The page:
Plus, we're grateful to Chris and Sophie from the RHS, and to Seamus, Jenny and Chuck from TTT, and all at CARAS. More news as 'Rooting in Tooting' develops.

Tuesday, 18 August 2015

Young people’s garden project leads to Rooting in Tooting

If you’ve walked past the Derinton Community Centre in Tooting recently, you may have noticed vibrant yellow planters bursting with colourful flowers, where rubbish used to reside, and young people sitting on bright benches doing their homework.
Those young people, who attend the CARAS youth club on the site, worked with a team from Transition Town Tooting to build the planters and the benches and paint them over a number of weeks. They sowed seeds early on in the project and also chose plants that now grow there, during a visit to Share Community Garden

The project came about after the youth club made a visit to Tooting Community Garden.  This led to the idea of the teenagers creating an urban garden on-site over eight weekly Saturday sessions.
"Before this, I didn't know how to plant and grow plants, but I learned how, and I enjoyed making the planter too", said Waseem, one of the young people who transformed the space.
CARAS (previously Klevis Kola) is a community based organisation working with refugees and asylum seekers.  The gardening project was developed with the young people, encouraging teamwork and communication, developing and practicing new skills and meeting new people in the wider community.

Jenny Teasdale, who coordinated Transition Town Tooting’s involvement said,
“Working with these young people over the last couple of months has been wonderful. Together, we imagined the possibilities of an urban garden, creating a mood board of ideas, and then we made some of those ideas a reality.

Everyone planted seeds in the first few weeks and the kids tended them throughout, watching sunflowers, beans and salad leaves growing, ready to be planted out in the final weeks. With wooden materials from the community garden, the kids cut, assembled and painted planters and benches – making design decisions on the fly and developing new skills along the way. As a group, we decided what plants to grow and where to site what we built.

I know I wasn’t the only person sad to see the project come to an end, having enjoyed every second of the process. At the same time, we are all really happy to see the transformation in just two short months.”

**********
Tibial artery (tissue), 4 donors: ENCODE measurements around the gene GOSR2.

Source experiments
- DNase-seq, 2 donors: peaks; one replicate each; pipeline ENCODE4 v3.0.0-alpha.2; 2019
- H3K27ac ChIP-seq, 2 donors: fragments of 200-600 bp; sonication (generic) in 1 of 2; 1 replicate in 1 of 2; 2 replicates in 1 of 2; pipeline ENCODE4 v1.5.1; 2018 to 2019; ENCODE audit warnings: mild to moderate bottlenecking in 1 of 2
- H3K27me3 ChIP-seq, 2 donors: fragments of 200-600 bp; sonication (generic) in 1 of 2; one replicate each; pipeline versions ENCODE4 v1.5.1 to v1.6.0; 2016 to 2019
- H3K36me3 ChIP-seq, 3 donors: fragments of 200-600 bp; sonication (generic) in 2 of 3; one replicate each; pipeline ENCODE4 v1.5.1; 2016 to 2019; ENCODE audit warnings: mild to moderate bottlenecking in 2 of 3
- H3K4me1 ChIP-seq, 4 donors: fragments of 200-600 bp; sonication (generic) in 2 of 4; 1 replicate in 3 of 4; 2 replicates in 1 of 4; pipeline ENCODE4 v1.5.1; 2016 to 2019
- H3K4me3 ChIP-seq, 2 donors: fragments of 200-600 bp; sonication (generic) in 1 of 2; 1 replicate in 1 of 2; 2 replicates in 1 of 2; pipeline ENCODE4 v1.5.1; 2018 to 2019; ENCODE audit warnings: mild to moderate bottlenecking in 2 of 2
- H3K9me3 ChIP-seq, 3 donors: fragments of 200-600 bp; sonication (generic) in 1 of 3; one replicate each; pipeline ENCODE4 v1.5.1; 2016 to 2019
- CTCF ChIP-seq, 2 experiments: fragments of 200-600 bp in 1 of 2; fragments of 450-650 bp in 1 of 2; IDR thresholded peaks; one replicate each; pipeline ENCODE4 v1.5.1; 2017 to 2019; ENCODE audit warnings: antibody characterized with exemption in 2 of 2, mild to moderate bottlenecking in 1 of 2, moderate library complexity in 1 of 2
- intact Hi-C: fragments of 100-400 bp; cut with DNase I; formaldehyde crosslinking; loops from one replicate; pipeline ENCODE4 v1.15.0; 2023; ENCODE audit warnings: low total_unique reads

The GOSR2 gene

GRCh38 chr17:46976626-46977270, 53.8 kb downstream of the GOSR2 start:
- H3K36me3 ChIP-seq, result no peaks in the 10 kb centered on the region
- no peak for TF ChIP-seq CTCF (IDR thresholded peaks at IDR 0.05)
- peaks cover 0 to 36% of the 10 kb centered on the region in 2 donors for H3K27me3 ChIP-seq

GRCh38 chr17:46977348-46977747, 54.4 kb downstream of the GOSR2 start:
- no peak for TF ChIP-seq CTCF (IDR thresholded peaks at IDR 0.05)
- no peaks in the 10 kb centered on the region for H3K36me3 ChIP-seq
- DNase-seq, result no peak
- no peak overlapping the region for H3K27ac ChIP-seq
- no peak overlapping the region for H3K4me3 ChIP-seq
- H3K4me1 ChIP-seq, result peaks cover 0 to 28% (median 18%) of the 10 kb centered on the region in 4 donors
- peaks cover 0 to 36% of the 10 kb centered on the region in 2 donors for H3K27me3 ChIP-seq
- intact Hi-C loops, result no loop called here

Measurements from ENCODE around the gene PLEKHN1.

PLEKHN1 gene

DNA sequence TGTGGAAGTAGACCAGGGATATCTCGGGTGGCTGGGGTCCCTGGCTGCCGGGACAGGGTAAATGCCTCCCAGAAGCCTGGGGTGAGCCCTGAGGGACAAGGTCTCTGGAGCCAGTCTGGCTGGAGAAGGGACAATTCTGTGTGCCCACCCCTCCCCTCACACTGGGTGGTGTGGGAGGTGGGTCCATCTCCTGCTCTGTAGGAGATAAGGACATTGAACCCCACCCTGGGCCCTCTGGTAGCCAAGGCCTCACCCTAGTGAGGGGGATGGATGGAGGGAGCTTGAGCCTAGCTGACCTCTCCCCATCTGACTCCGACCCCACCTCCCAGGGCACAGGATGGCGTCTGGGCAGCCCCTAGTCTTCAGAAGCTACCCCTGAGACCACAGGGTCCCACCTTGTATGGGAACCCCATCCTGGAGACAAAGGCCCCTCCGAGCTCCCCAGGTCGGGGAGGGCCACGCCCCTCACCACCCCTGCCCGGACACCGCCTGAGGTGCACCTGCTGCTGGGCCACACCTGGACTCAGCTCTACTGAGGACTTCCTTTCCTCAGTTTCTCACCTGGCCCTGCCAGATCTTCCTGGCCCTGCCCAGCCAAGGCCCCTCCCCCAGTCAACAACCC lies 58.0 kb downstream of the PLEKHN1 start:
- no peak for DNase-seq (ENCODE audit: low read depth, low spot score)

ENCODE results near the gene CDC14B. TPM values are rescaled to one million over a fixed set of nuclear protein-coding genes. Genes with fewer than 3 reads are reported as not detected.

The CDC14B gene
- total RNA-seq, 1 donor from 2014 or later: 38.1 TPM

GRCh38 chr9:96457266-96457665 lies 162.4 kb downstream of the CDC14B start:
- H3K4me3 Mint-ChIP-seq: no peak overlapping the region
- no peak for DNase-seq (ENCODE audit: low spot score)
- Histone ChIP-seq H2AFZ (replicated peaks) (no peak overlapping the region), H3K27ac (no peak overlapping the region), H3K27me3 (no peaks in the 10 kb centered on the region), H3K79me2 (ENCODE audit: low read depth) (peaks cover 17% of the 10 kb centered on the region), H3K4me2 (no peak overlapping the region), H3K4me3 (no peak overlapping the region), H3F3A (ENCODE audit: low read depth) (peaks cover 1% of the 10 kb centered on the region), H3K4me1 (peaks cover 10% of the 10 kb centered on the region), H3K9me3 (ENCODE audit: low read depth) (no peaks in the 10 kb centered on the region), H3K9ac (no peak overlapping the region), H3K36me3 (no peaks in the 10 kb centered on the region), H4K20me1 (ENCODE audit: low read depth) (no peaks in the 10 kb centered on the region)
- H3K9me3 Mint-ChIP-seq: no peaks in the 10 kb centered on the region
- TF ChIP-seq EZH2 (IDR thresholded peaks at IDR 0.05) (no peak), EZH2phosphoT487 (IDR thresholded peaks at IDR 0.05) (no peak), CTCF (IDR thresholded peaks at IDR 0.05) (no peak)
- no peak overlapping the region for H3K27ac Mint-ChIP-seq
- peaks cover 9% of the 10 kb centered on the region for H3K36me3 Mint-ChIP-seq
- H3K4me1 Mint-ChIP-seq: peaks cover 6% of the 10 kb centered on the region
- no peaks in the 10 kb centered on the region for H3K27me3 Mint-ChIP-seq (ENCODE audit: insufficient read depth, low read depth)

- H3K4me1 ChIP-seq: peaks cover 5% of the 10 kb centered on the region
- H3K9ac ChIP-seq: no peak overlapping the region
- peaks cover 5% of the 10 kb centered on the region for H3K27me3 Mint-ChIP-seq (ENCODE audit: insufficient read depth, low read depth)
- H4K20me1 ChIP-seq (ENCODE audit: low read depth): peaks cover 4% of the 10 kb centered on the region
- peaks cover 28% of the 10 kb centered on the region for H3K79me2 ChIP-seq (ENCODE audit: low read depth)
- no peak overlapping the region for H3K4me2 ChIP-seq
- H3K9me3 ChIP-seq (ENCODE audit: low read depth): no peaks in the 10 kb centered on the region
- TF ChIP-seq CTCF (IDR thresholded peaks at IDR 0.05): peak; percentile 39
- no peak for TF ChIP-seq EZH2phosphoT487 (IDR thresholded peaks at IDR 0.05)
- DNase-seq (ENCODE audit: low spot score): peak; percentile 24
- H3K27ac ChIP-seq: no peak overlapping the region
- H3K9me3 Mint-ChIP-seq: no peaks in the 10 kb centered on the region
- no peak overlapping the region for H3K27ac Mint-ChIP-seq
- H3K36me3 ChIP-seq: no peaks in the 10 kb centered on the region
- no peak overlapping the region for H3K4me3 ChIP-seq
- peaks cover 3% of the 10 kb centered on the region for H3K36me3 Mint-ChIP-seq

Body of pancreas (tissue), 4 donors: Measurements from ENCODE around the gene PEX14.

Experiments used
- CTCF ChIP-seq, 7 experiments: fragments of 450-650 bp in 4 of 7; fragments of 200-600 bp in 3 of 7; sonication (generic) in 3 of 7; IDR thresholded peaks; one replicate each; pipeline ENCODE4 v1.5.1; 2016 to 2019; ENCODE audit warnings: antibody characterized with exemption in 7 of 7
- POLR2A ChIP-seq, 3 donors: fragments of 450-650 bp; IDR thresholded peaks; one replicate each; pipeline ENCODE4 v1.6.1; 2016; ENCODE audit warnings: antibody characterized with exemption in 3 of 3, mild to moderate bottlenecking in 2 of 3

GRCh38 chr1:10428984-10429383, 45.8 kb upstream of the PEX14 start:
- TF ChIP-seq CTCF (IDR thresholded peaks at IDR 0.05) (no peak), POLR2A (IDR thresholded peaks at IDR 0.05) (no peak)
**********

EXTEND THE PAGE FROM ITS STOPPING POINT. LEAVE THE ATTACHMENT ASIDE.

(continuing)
CARAS Youth Coordinator, Molly Abraham spoke about the project,
"The gardening project with TTT has been a fantastic opportunity for young people who attend CARAS to gain skills, share knowledge and create something we are all extremely proud of.  It's been amazing to watch the group grow in confidence as they became proficient with drills, saws and secateurs, and to relax into sharing stories of growing in their home countries.  Working with the wonderful team from TTT has been a real pleasure for all of us and we are excited to be able to develop the work, and the friendships, over the coming year."
"We painted the pallet planter and the yellow planter, and I sowed flowers and beans. They're still growing", said Hafso, shown here painting.
Spurred on by the development of the space and the enthusiasm of the youth group, we are delighted to announce that CARAS and Transition Town Tooting are now working in partnership with the RHS over the next year, running monthly sessions with the youth club and adults at CARAS.

The new project is called Rooting in Tooting, and is part of the RHS’s Greening Grey Britain scheme. We’ll be developing more flourishing, attractive growing ideas that will transform the site.  This practical, experiential project is just one of the ways CARAS is helping newly-arrived people to integrate into the vibrant community of Tooting.